Citing Congressional requests and pending legislative changes, the Federal Trade Commission (FTC) again delayed the enforcement date for their "Red Flags" Rules. Originally, enforcement was to begin next week, on June 1, 2010, but has been delayed through December 31, 2010.
In its release on the subject, Commission Chief Jon Leibowitz urged Congress to act quickly in passing legislation that limits the scope of the Rules, which are designed to require "creditors" and "financial institutions" to address the risk of identity theft. "Congress needs to fix the unintended consequences of the legislation establishing the 'Red Flags' Rules -- and to fix this problem quickly. We appreciate the efforts of Congressmen Barney Frank and John Adler for getting a clarifying measure passed in the House, and hope action in the Senate will be swift," said Leibowitz. "As an agency we're charged with enforcing the law, and endless extensions delay enforcement."
The FTC warned, however, that the enforcement date could be moved up, should legislation be passed with a new date. "If Congress passes legislation limiting the scope of the Red Flags Rules with an effective date earlier than December 31, 2010, the Commission will begin enforcement as of that effective date," said the FTC in a statement.
NACM has continued to cover the "Red Flags" Rules, and the ways they might affect business creditors, in Business Credit magazine, NACM's weekly eNews, and on its blog.
Below is a full copy of the release posted on the FTC's website. Stay tuned to NACM for any more updates:
FTC Extends Enforcement Deadline for Identity Theft Red Flags Rules
At the request of several Members of Congress, the Federal Trade Commission is further delaying enforcement of the "Red Flags" Rules through December 31, 2010, while Congress considers legislation that would affect the scope of entities covered by the Rules. Today's announcement and the release of an Enforcement Policy Statement do not affect other federal agencies' enforcement of the original November 1, 2008 deadline for institutions subject to their oversight to be in compliance.
"Congress needs to fix the unintended consequences of the legislation establishing the Red Flags Rules -- and to fix this problem quickly. We appreciate the efforts of Congressmen Barney Frank and John Adler for getting a clarifying measure passed in the House, and hope action in the Senate will be swift," FTC Chairman Jon Leibowitz said. "As an agency we're charged with enforcing the law, and endless extensions delay enforcement."
The Rules were developed under the Fair and Accurate Credit Transactions Act, in which Congress directed the FTC and other agencies to develop regulations requiring "creditors" and "financial institutions" to address the risk of identity theft. The resulting Red Flags Rules require all such entities that have "covered accounts" to develop and implement written identity theft prevention programs to help identify, detect, and respond to patterns, practices, or specific activities -- known as "red flags" -- that could indicate identity theft.
The Rules became effective on January 1, 2008, with full compliance for all covered entities originally required by November 1, 2008. The Commission has issued several Enforcement Policies delaying enforcement of the Rules. Most recently, the Commission announced in October 2009 that at the request of certain Members of Congress, it was delaying enforcement of the Rules until June 1, 2010, to allow Congress time to finalize legislation that would limit the scope of business covered by the Rules. Since then, the Commission has received another request from Members of Congress for another delay in enforcement of the Rules beyond June 1, 2010.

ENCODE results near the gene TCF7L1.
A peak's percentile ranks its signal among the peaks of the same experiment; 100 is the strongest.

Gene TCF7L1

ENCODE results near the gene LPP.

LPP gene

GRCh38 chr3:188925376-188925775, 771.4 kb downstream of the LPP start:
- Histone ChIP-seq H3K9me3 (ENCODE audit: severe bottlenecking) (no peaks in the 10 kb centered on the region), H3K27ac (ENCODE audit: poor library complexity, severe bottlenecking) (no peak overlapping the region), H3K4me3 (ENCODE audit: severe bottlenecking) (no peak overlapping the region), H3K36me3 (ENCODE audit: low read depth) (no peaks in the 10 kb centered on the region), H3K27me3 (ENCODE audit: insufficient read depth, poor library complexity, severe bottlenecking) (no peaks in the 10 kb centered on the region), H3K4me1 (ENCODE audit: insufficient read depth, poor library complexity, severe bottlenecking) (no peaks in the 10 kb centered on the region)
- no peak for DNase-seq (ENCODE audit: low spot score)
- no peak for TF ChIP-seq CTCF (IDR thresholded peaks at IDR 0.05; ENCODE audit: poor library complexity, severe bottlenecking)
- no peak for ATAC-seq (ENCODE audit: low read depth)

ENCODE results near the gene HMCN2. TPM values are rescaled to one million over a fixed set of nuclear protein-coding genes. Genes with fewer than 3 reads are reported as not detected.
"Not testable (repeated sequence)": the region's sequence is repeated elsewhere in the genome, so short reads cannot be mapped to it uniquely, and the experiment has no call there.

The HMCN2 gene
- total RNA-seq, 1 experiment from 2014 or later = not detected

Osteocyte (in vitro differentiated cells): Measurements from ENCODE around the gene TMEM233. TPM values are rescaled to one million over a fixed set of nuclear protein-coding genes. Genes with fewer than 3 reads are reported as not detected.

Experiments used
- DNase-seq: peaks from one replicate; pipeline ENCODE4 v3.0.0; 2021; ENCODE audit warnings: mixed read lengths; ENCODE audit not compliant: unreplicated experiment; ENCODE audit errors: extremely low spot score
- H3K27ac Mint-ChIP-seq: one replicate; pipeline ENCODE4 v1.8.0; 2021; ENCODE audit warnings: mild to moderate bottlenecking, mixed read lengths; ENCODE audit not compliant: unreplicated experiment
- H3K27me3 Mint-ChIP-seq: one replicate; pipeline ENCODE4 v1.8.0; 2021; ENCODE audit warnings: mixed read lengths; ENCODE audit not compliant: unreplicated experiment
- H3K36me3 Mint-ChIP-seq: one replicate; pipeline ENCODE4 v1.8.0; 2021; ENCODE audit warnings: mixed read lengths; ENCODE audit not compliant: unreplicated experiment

The Commission urges Congress to act quickly to pass legislation that will resolve any questions as to which entities are covered by the Rules and obviate the need for further enforcement delays. If Congress passes legislation limiting the scope of the Red Flags Rules with an effective date earlier than December 31, 2010, the Commission will begin enforcement as of that effective date.
In the interim, FTC staff has continued to provide guidance, both through materials posted on www.ftc.gov/redflagsrule, and in speeches and participation in seminars, conferences and other training events to numerous groups. The FTC also published a compliance guide for business, and created a template that enables low risk entities to create an identity theft program with an easy-to-use online form (www.ftc.gov/bcp/edu/microsites/redflagsrule/get-started.shtm). The FTC staff also has published numerous general and industry-specific articles, released a video explaining the Rules, and continues to respond to inquiries from the public. To assist further with compliance, FTC staff has worked with a number of trade associations that have chosen to develop model policies or specialized guidance for their members.
As was the case previously, this enforcement delay is limited to the Red Flags Rules and does not extend to the rule regarding address discrepancies applicable to users of consumer reports (16 C.F.R.¬ß641), or to the rule regarding changes of address applicable to card issuers (16 C.F.R.¬ß681.2).
For questions regarding this Enforcement Policy, please contact Naomi Lefkovitz or Pavneet Singh, Bureau of Consumer Protection, 202-326-2252.